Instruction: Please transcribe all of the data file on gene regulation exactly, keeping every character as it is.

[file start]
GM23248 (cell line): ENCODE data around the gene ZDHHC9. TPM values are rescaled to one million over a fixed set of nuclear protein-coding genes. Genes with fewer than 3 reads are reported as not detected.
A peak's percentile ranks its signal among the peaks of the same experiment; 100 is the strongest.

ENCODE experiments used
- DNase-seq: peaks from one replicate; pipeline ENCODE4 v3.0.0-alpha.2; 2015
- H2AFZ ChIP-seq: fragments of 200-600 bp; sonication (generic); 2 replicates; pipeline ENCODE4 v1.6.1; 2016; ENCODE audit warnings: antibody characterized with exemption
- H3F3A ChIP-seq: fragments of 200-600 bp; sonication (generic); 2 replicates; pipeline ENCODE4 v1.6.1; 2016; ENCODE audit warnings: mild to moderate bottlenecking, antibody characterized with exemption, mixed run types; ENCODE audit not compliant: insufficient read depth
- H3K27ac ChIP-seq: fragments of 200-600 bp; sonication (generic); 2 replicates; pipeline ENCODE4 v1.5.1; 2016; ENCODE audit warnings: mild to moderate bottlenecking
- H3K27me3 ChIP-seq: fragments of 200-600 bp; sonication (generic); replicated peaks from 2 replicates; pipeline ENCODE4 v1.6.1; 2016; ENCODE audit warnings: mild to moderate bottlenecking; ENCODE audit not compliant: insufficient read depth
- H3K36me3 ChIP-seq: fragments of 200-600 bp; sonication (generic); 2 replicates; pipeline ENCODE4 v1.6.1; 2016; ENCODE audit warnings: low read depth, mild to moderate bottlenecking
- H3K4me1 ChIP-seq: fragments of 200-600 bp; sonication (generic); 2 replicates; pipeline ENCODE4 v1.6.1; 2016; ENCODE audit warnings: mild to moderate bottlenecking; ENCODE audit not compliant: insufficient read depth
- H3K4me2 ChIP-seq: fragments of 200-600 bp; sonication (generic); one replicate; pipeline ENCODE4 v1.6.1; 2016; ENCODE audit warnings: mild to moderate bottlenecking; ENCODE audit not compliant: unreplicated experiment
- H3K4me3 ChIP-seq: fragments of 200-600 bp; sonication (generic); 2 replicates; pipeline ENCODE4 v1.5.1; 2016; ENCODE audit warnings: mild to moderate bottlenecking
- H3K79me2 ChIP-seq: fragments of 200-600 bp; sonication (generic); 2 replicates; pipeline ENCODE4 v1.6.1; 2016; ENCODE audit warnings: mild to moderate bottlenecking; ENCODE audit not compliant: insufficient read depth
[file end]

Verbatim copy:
GM23248 (cell line): ENCODE data around the gene ZDHHC9. TPM values are rescaled to one million over a fixed set of nuclear protein-coding genes. Genes with fewer than 3 reads are reported as not detected.
A peak's percentile ranks its signal among the peaks of the same experiment; 100 is the strongest.

ENCODE experiments used
- DNase-seq: peaks from one replicate; pipeline ENCODE4 v3.0.0-alpha.2; 2015
- H2AFZ ChIP-seq: fragments of 200-600 bp; sonication (generic); 2 replicates; pipeline ENCODE4 v1.6.1; 2016; ENCODE audit warnings: antibody characterized with exemption
- H3F3A ChIP-seq: fragments of 200-600 bp; sonication (generic); 2 replicates; pipeline ENCODE4 v1.6.1; 2016; ENCODE audit warnings: mild to moderate bottlenecking, antibody characterized with exemption, mixed run types; ENCODE audit not compliant: insufficient read depth
- H3K27ac ChIP-seq: fragments of 200-600 bp; sonication (generic); 2 replicates; pipeline ENCODE4 v1.5.1; 2016; ENCODE audit warnings: mild to moderate bottlenecking
- H3K27me3 ChIP-seq: fragments of 200-600 bp; sonication (generic); replicated peaks from 2 replicates; pipeline ENCODE4 v1.6.1; 2016; ENCODE audit warnings: mild to moderate bottlenecking; ENCODE audit not compliant: insufficient read depth
- H3K36me3 ChIP-seq: fragments of 200-600 bp; sonication (generic); 2 replicates; pipeline ENCODE4 v1.6.1; 2016; ENCODE audit warnings: low read depth, mild to moderate bottlenecking
- H3K4me1 ChIP-seq: fragments of 200-600 bp; sonication (generic); 2 replicates; pipeline ENCODE4 v1.6.1; 2016; ENCODE audit warnings: mild to moderate bottlenecking; ENCODE audit not compliant: insufficient read depth
- H3K4me2 ChIP-seq: fragments of 200-600 bp; sonication (generic); one replicate; pipeline ENCODE4 v1.6.1; 2016; ENCODE audit warnings: mild to moderate bottlenecking; ENCODE audit not compliant: unreplicated experiment
- H3K4me3 ChIP-seq: fragments of 200-600 bp; sonication (generic); 2 replicates; pipeline ENCODE4 v1.5.1; 2016; ENCODE audit warnings: mild to moderate bottlenecking
- H3K79me2 ChIP-seq: fragments of 200-600 bp; sonication (generic); 2 replicates; pipeline ENCODE4 v1.6.1; 2016; ENCODE audit warnings: mild to moderate bottlenecking; ENCODE audit not compliant: insufficient read depth